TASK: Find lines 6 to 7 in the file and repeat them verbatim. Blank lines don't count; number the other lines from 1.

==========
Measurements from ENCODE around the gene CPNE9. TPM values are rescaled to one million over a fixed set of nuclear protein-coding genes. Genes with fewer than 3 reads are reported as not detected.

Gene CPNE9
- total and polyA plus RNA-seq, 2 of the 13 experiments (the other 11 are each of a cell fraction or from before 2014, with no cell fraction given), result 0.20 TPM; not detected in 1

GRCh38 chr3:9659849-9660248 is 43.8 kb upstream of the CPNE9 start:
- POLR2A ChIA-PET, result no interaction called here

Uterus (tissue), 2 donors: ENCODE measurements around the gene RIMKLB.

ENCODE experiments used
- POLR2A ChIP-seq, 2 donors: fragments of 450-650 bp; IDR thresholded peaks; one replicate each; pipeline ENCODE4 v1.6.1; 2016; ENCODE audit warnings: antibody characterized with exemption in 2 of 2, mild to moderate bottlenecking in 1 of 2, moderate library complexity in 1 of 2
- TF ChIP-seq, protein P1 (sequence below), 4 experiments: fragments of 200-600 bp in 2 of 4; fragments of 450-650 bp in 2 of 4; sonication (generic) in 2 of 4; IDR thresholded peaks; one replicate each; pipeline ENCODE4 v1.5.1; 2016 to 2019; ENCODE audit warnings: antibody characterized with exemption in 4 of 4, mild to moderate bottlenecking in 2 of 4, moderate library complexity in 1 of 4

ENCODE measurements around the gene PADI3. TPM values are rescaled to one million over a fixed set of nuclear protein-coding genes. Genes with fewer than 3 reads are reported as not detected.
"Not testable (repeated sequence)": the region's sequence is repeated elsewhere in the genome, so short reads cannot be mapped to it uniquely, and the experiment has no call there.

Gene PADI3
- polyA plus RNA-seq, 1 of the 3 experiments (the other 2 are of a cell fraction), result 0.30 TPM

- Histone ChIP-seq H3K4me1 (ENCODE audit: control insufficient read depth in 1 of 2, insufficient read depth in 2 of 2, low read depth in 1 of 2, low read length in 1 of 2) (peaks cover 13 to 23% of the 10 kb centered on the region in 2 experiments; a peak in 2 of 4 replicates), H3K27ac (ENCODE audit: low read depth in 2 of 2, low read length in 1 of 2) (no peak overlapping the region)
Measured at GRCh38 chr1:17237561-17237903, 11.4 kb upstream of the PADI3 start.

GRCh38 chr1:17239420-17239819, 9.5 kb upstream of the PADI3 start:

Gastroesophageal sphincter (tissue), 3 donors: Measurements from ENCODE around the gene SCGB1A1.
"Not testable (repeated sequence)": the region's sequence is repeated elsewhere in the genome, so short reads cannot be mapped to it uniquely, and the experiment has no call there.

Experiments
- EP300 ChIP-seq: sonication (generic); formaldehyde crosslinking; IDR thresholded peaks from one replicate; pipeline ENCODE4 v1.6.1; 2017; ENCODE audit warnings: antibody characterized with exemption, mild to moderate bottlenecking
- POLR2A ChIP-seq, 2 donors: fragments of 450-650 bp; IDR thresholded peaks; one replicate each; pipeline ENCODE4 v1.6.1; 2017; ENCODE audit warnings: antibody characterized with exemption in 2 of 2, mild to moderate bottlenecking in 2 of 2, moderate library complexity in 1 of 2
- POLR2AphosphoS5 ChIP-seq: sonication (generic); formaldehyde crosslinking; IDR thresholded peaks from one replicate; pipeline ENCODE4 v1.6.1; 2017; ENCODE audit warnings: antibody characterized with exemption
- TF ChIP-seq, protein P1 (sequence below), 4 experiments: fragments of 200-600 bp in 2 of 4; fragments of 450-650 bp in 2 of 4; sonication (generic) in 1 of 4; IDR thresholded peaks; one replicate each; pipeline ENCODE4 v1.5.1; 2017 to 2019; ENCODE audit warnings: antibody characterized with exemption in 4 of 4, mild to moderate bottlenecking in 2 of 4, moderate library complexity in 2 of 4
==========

Uterus (tissue), 2 donors: ENCODE measurements around the gene RIMKLB.

ENCODE experiments used